Harvey has reformed as a tropical depression, the National Hurricane Center said.
A hurricane watch and storm surge watch were issued for parts of the Texas coast and a tropical storm watch for other parts of that state as well as the northeast coast of Mexico, an 11 a.m. advisory said. It said watches could be posted Wednesday afternoon for parts of coastal southwestern Louisiana.
At 11 a.m., the storm was about 470 miles southeast of Port Mansfield, Texas. It was moving northeast at 9 mph. Top sustained winds were at 35 mph, just 2 mph below the threshold to again make it Tropical Storm Harvey.
Harvey was expected to produce rains totaling 10 to 15 inches — 20 inches in parts of Texas and Louisiana — as early as Friday morning.
ORIGINAL POST 9 a.m:
It was delayed by a day or so, but that heavy rain event is coming this afternoon, the National Weather Service says.
The tropical blob that’s been hovering off the South Florida coast was supposed bring rains of 3 inches or more, starting Tuesday morning. That didn’t happen yet, but “the trough is finally here,’ meteorologist Larry Kelly said Wednesday morning from the National Weather Service’s Miami office.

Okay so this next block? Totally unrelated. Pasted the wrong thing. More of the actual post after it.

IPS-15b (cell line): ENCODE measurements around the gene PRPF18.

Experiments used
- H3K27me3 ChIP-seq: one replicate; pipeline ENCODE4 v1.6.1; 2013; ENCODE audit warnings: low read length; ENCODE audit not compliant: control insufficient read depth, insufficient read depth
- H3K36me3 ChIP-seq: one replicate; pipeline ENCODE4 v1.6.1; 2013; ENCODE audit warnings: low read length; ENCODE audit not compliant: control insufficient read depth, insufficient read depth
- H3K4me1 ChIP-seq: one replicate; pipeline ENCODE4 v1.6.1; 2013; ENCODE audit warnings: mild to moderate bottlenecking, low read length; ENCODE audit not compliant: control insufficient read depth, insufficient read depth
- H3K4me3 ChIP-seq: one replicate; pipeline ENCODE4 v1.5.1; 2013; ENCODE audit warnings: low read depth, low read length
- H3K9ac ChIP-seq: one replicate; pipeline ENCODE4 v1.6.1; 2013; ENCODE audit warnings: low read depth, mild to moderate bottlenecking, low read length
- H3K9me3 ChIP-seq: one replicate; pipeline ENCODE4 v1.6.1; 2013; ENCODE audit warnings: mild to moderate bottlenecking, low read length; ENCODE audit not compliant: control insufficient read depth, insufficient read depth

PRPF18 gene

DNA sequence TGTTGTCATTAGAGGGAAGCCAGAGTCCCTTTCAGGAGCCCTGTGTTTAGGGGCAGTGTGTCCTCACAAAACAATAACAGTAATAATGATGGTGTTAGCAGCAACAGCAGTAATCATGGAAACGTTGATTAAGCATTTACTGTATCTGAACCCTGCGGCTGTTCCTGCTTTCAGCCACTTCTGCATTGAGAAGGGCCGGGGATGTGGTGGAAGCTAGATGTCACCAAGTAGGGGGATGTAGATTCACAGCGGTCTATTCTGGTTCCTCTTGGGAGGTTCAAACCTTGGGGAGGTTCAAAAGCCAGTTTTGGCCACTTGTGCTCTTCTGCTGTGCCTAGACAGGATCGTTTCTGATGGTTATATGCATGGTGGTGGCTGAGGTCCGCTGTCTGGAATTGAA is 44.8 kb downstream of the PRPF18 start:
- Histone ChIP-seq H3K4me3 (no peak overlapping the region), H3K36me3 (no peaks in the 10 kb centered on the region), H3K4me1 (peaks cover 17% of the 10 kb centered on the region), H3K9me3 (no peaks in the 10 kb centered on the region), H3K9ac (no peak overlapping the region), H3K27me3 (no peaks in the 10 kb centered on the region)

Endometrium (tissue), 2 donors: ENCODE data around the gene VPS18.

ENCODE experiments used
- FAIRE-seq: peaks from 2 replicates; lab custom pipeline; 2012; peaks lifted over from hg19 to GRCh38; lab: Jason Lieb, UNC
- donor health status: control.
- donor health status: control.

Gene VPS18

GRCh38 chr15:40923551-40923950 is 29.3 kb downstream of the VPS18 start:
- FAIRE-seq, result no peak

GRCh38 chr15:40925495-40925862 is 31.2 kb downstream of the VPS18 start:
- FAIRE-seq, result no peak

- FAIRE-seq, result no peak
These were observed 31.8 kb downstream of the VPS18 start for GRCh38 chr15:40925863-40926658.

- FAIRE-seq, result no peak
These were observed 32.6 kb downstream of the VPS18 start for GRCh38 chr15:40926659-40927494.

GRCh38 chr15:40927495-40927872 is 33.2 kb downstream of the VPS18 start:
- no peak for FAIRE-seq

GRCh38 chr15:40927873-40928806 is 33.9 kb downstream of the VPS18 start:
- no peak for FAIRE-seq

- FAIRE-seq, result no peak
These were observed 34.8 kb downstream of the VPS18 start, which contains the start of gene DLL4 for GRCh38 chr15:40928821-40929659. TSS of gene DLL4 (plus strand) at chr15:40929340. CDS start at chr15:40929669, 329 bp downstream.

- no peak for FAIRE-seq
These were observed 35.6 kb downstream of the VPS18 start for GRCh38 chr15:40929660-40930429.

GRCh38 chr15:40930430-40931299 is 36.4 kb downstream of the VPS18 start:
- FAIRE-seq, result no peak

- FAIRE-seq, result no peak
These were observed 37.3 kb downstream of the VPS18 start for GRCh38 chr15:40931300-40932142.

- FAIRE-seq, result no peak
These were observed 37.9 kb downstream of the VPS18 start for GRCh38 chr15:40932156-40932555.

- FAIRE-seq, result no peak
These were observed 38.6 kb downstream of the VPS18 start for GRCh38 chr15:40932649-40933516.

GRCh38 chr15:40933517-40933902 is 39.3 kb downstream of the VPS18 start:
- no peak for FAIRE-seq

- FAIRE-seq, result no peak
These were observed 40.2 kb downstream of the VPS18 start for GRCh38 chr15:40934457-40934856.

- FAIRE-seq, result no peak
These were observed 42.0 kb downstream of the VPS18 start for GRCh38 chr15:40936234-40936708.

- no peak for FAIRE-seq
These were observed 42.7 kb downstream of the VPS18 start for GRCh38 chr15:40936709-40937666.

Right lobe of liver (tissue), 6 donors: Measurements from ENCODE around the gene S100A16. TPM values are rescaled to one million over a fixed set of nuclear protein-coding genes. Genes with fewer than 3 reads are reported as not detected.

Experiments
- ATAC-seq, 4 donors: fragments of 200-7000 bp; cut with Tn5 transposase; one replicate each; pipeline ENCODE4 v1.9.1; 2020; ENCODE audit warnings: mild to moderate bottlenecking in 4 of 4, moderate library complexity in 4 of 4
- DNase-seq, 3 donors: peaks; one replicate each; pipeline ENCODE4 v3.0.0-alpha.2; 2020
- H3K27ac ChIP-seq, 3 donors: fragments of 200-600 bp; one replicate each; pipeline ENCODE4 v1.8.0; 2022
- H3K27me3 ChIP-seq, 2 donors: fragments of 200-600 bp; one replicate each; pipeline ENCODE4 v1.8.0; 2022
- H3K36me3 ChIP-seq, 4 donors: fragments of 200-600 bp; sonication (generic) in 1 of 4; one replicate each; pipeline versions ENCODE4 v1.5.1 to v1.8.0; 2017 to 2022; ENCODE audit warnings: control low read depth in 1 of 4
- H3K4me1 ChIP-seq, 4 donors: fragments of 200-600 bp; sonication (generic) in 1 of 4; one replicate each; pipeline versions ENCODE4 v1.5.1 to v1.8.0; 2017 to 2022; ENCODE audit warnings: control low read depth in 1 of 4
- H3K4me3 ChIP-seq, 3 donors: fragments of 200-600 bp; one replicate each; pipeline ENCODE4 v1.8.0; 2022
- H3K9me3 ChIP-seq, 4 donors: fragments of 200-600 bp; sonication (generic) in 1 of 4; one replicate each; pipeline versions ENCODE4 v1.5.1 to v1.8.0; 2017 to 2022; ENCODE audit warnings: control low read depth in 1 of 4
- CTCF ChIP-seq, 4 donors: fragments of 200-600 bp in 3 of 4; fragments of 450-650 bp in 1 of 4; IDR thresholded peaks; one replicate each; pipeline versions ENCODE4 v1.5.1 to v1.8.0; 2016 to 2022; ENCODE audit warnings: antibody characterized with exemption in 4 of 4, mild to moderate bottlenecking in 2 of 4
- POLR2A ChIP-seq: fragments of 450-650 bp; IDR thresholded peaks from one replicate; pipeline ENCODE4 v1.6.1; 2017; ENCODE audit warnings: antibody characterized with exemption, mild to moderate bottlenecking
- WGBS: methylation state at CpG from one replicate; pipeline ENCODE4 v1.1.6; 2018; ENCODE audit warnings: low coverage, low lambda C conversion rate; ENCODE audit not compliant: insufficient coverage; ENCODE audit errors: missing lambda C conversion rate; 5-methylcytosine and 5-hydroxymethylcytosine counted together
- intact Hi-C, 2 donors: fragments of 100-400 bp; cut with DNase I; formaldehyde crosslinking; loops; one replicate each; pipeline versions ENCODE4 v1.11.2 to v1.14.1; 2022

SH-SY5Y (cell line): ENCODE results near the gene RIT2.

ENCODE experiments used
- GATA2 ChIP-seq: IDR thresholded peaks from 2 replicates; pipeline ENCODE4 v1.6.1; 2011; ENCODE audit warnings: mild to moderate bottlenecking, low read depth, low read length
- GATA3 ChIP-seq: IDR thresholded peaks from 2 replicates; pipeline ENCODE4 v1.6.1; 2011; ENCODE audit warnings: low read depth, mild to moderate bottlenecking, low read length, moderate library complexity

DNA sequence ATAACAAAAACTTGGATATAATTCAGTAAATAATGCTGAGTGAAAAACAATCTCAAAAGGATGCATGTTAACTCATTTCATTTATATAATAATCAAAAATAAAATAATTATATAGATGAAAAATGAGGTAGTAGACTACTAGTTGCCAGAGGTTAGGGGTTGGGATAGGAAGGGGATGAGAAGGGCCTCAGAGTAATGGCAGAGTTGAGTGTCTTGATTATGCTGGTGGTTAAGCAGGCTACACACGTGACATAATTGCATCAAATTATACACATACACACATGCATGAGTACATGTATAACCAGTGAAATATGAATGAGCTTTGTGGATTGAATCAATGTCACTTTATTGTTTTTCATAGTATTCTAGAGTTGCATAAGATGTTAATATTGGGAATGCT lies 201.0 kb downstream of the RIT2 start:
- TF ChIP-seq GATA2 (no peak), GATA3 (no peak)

“It was a little delayed but the trough is now draped across the peninsula this morning so we’ll begin to see that wetter weather,” Kelly said. He said rains should start in earnest Wednesday afternoon and into Thursday and Friday, and forecasters are still calling for those 3-plus inches, with local flooding in the places where that tends to happen.
The National Hurricane Center’s 8 a.m. Tropical Weather Outlook said any development of that system will be “slow to occur” and it has a bout a 30 percent chance of becoming a tropical depression, or a Tropical Storm Irma. by this weekend, as it makes a turn to the northeast and back out to the open sea.
As to why the rains didn’t start right, Kelly cited “just timing. It’s a complex science.”
The hurricane center also said the remnants of Tropical Storm Harvey are close to reforming into a tropical depression over the southwestern Gulf of Mexico about 150 miles west of Merida, Mexico, and advisories could start as early as 10 a.m. Wednesday. The outlook said the system could reach the northwestern Gulf Coast late Friday, then slow down, increasing the threat of heavy and long-lasting rains next week cross Louisiana and Texas and the northeast coast of Mexico.